A new stage in the redevelopment of the beloved Setagaya district of Shimokitazawa includes a restaurant and event space opening under the railway tracks.

In a similar way to how the western areas of Tokyo along the Chuo Line are somewhat defined by their use of the raised railway tracks, the tentatively named long vá quán and Shimokitazawa Cage will take advantage of the partial completion of the new Keio Inokashira Line railway bridge to open for three years only this August.

As the name suggests, long vá quán is inspired by Asian food stalls and will serve ethnic cuisine. Shimokitazawa Cage will be surrounded by a wire fence and function as a park space and also area that can be hired for corporate events, flea markets, art exhibits, film screenings, performances, and more. All in all, this development reminds us a lot of the popular Commune 246, an outdoor dining space in Aoyama with a distinctly hipster vibe.

long va quan cafe shimokitazawa cage railway viaduct

It forms part of an unspecified series of activities that will involve the railway viaducts. The style of this development seems to bear hallmarks familiar from others in Shibuya (the Nike-sponsored sports park) and Aoyama (the Commune 246 areas of food stalls).

Located just a stone’s throw from Shibuya and Shinjuku yet distinctly different, Shimokita has been gradually changing over the past few years. It still retains its counterculture, off-kilter charm but the transformation of the station into an underground complex, the removal of the chaotic railway crossings, and the construction of a banal new commercial building behind the station are signals that the area may soon become just like any other suburban station in west Tokyo.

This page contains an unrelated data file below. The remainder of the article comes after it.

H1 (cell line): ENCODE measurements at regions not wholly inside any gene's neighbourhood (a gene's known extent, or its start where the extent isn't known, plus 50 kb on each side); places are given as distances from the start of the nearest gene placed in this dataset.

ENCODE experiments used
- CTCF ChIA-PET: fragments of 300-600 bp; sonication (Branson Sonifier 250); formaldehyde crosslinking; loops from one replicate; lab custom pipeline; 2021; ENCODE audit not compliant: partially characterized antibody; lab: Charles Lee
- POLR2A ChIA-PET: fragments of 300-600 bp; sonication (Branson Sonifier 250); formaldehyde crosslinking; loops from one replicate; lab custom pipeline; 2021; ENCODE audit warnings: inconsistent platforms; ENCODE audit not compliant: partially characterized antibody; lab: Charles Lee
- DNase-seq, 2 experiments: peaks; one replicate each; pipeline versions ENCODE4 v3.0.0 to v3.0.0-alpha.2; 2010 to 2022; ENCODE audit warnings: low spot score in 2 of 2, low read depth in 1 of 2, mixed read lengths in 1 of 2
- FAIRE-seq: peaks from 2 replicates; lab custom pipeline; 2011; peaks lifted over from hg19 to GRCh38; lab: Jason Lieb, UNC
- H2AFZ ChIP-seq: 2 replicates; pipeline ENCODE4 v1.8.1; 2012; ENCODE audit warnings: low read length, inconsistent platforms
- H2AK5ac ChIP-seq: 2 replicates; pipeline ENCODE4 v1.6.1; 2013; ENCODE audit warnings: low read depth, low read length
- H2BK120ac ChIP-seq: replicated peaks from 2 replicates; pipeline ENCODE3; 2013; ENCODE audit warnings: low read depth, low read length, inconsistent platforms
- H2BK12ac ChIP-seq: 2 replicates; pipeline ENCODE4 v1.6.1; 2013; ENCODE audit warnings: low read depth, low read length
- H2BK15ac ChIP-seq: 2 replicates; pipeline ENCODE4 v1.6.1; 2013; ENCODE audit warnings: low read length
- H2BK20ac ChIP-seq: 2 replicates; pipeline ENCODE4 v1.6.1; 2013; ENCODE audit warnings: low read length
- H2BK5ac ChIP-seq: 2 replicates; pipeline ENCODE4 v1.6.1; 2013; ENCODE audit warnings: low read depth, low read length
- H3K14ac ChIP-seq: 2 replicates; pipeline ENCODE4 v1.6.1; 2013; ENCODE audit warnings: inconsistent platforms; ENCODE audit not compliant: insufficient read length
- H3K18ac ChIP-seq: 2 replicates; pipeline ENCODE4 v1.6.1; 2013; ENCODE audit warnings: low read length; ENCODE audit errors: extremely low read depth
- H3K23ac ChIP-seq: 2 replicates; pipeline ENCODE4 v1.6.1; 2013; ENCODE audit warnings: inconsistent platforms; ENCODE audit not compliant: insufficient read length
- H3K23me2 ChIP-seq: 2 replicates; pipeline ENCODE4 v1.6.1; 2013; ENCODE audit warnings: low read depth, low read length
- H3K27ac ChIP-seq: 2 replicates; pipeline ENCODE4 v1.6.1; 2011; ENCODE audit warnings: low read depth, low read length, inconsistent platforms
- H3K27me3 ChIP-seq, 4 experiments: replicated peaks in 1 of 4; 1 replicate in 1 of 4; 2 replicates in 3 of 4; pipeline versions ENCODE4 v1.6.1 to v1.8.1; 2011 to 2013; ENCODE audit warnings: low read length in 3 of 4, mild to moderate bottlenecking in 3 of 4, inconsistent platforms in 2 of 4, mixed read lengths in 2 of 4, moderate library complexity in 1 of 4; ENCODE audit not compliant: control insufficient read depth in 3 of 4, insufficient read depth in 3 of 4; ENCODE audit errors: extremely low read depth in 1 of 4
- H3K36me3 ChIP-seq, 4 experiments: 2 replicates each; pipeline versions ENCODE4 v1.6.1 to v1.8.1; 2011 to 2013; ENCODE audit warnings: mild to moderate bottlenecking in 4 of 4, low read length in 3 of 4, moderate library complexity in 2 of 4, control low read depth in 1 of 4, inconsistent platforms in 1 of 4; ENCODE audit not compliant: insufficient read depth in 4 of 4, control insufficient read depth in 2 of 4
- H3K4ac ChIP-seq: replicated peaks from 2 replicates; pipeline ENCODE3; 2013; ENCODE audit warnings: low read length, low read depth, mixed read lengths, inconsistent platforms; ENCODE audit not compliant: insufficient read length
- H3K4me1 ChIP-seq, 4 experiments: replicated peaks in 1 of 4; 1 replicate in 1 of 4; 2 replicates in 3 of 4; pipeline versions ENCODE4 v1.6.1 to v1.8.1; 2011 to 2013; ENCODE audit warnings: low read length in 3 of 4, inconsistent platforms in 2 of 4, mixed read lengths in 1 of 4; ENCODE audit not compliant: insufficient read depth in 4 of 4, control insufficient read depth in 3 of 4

long va quan cafe shimokitazawa cage railway viaduct

Although protested and opposed by residents and fans, Odakyu and Keio — the two train companies involved in the redevelopment of the district — have pushed on. The previous area near the tracks that was a popular cluster of bars and shops was torn down, and new visitors would never know it existed.

The nostalgia this kind of development evokes has already materialized in the form of books and even a documentary.

To be fair, Shimokitazawa has long been in danger of becoming a parody of itself. Hipster paradises like Bear Pond Espresso garner acclaim and disdain in equal measure, while the ubiquitous Muji opened a large branch on one side of the station many years ago. Other chain stores and restaurants have a foothold in the area, including the upmarket supermarket Peacock. As such, Shimokita’s character has long had a “clean” side, perhaps best encapsulated by the arrival in 2014 of an outlet of the nauseously named Inspired by Starbucks (now, without any irony, called Starbucks Neighborhood).

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